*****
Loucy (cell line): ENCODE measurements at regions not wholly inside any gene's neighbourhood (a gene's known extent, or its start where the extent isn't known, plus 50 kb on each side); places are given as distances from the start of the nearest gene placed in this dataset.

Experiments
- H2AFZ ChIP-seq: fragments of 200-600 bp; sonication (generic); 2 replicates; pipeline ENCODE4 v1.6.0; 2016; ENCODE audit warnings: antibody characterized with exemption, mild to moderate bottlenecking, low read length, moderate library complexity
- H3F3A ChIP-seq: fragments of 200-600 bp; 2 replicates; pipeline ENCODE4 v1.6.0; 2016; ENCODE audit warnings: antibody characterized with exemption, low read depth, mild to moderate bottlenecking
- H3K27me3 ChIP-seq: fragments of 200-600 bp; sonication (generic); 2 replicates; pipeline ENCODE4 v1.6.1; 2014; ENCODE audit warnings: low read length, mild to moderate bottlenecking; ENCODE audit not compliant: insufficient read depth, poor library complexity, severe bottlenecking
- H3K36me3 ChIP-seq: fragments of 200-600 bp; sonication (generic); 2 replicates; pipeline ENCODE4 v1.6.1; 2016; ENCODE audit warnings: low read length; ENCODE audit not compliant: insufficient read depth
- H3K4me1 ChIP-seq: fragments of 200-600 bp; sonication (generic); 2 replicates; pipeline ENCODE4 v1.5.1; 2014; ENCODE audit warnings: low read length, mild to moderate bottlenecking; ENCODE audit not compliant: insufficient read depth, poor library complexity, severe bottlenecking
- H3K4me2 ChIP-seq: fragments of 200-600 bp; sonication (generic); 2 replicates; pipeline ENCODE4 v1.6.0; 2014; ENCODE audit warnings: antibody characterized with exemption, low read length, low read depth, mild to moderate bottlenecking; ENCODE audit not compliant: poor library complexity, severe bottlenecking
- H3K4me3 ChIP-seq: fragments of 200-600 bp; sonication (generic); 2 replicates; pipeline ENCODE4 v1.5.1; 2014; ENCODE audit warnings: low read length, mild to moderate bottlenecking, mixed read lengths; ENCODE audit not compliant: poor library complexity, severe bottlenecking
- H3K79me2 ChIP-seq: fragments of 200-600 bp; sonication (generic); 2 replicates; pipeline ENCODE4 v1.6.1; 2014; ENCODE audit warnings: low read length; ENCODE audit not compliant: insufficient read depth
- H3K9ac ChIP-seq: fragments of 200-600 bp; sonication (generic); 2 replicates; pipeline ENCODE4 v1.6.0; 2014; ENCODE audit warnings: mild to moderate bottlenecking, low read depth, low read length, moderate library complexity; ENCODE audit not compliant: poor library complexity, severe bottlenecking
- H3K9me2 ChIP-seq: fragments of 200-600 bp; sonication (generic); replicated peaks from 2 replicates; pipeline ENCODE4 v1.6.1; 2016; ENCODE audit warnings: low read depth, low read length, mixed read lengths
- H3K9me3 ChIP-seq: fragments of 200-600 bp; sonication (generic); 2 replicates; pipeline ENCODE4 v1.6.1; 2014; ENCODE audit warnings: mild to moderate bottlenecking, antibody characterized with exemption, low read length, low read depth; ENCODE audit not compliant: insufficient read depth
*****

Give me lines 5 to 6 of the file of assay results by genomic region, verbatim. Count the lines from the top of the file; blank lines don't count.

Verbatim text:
- H3K27me3 ChIP-seq: fragments of 200-600 bp; sonication (generic); 2 replicates; pipeline ENCODE4 v1.6.1; 2014; ENCODE audit warnings: low read length, mild to moderate bottlenecking; ENCODE audit not compliant: insufficient read depth, poor library complexity, severe bottlenecking
- H3K36me3 ChIP-seq: fragments of 200-600 bp; sonication (generic); 2 replicates; pipeline ENCODE4 v1.6.1; 2016; ENCODE audit warnings: low read length; ENCODE audit not compliant: insufficient read depth